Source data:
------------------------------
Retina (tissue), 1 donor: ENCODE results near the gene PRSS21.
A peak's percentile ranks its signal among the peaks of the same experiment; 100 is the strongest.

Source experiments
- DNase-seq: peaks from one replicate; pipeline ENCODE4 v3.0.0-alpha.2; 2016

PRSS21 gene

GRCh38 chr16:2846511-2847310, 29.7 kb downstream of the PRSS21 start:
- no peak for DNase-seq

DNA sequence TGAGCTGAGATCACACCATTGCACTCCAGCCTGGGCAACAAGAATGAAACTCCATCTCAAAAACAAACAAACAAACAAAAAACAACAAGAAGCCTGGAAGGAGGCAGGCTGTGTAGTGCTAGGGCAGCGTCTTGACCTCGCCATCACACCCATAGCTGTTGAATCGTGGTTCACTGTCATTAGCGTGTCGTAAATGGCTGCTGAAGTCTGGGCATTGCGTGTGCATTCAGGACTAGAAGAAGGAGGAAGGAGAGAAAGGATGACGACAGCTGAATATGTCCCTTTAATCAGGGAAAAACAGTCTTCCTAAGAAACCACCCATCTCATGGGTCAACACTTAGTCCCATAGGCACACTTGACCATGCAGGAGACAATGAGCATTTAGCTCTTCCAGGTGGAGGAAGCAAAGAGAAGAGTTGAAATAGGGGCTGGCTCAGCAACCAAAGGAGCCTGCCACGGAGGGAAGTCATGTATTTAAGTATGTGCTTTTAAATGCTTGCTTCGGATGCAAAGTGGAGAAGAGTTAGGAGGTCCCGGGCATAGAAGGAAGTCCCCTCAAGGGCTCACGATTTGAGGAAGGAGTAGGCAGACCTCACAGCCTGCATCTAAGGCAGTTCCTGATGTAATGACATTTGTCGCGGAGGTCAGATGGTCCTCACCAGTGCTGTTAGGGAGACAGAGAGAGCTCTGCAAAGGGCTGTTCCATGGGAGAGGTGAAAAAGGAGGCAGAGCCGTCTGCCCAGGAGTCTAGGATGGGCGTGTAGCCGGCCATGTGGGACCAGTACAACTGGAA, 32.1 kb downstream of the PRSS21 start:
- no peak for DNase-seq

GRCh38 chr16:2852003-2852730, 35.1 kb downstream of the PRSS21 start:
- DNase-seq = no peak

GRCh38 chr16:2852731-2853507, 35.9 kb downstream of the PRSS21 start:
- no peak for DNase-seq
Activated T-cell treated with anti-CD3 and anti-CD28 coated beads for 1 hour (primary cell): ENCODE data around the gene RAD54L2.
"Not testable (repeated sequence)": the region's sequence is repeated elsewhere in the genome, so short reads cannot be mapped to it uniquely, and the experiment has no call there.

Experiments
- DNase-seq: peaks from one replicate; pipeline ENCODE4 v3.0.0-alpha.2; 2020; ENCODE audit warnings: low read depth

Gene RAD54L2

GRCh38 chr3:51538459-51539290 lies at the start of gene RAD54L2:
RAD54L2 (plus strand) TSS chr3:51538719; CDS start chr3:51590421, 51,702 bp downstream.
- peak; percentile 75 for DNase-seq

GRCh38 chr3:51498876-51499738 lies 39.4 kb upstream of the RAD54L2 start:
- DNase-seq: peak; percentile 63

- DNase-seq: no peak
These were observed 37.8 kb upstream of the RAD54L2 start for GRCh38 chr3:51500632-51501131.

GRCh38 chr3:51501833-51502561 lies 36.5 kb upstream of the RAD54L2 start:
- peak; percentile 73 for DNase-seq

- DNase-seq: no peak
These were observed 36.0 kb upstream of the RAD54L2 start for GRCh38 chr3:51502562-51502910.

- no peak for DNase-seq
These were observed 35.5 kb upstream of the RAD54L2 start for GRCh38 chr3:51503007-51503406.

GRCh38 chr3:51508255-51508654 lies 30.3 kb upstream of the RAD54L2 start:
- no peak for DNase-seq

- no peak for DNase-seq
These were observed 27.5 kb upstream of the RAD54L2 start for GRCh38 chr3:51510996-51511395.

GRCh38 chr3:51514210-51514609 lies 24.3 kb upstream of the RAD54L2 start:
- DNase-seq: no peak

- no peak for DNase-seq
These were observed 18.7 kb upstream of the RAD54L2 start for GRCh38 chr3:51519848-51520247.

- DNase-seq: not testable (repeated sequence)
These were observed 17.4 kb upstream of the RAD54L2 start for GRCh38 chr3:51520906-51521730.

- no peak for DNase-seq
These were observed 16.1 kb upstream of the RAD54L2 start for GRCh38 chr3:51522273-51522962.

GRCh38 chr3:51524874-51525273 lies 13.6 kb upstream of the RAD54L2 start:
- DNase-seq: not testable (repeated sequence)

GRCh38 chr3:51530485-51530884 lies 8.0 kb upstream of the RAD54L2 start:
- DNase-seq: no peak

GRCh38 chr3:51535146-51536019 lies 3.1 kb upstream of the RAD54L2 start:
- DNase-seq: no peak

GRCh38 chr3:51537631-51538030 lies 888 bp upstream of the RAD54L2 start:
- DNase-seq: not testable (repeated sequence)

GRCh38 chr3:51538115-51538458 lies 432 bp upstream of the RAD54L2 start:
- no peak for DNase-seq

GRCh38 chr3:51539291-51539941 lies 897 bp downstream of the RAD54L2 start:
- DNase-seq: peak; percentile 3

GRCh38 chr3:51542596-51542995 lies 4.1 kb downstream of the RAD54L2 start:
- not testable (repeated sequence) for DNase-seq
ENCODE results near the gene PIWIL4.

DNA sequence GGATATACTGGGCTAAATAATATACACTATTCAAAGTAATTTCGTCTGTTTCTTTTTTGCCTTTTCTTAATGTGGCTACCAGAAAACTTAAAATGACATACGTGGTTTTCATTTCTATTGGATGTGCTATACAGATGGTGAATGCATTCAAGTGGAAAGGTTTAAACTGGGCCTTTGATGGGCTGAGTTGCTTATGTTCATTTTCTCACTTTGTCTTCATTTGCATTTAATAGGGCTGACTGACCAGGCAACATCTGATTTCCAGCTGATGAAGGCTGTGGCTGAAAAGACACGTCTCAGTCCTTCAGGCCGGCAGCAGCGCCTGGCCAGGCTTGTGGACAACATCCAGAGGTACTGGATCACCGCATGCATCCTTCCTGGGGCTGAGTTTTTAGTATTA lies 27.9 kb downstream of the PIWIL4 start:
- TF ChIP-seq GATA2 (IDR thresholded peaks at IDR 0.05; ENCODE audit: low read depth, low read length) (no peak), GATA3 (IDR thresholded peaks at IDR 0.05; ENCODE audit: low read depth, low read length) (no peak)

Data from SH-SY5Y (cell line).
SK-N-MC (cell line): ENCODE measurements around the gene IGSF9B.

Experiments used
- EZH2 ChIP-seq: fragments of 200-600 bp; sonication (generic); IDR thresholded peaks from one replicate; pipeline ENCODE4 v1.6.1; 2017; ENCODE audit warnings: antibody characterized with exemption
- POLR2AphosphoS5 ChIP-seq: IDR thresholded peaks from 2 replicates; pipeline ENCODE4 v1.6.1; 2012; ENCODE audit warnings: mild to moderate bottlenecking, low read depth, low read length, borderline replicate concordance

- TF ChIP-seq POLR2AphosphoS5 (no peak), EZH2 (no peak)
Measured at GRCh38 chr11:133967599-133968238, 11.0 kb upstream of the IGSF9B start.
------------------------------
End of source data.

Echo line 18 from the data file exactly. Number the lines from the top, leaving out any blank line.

Gene RAD54L2